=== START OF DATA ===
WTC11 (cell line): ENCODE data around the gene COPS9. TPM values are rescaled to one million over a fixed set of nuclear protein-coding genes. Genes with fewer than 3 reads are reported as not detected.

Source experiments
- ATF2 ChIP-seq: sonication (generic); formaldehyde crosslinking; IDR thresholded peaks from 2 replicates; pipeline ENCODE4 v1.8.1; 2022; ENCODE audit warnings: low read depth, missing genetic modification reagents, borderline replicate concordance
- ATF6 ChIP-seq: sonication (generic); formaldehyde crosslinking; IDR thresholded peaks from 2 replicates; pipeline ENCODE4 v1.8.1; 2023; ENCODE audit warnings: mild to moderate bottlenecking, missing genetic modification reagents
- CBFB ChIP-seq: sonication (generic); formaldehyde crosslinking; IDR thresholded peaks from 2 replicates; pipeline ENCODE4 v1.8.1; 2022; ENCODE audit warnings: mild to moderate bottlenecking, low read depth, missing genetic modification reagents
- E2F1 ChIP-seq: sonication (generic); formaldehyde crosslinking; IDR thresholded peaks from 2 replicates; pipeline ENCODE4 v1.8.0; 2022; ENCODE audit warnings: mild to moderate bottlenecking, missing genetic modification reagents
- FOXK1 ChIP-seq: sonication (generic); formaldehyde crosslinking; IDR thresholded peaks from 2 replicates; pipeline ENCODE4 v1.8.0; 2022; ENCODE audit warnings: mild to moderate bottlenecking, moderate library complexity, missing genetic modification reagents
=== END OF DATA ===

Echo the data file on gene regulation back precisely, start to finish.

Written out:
WTC11 (cell line): ENCODE data around the gene COPS9. TPM values are rescaled to one million over a fixed set of nuclear protein-coding genes. Genes with fewer than 3 reads are reported as not detected.

Source experiments
- ATF2 ChIP-seq: sonication (generic); formaldehyde crosslinking; IDR thresholded peaks from 2 replicates; pipeline ENCODE4 v1.8.1; 2022; ENCODE audit warnings: low read depth, missing genetic modification reagents, borderline replicate concordance
- ATF6 ChIP-seq: sonication (generic); formaldehyde crosslinking; IDR thresholded peaks from 2 replicates; pipeline ENCODE4 v1.8.1; 2023; ENCODE audit warnings: mild to moderate bottlenecking, missing genetic modification reagents
- CBFB ChIP-seq: sonication (generic); formaldehyde crosslinking; IDR thresholded peaks from 2 replicates; pipeline ENCODE4 v1.8.1; 2022; ENCODE audit warnings: mild to moderate bottlenecking, low read depth, missing genetic modification reagents
- E2F1 ChIP-seq: sonication (generic); formaldehyde crosslinking; IDR thresholded peaks from 2 replicates; pipeline ENCODE4 v1.8.0; 2022; ENCODE audit warnings: mild to moderate bottlenecking, missing genetic modification reagents
- FOXK1 ChIP-seq: sonication (generic); formaldehyde crosslinking; IDR thresholded peaks from 2 replicates; pipeline ENCODE4 v1.8.0; 2022; ENCODE audit warnings: mild to moderate bottlenecking, moderate library complexity, missing genetic modification reagents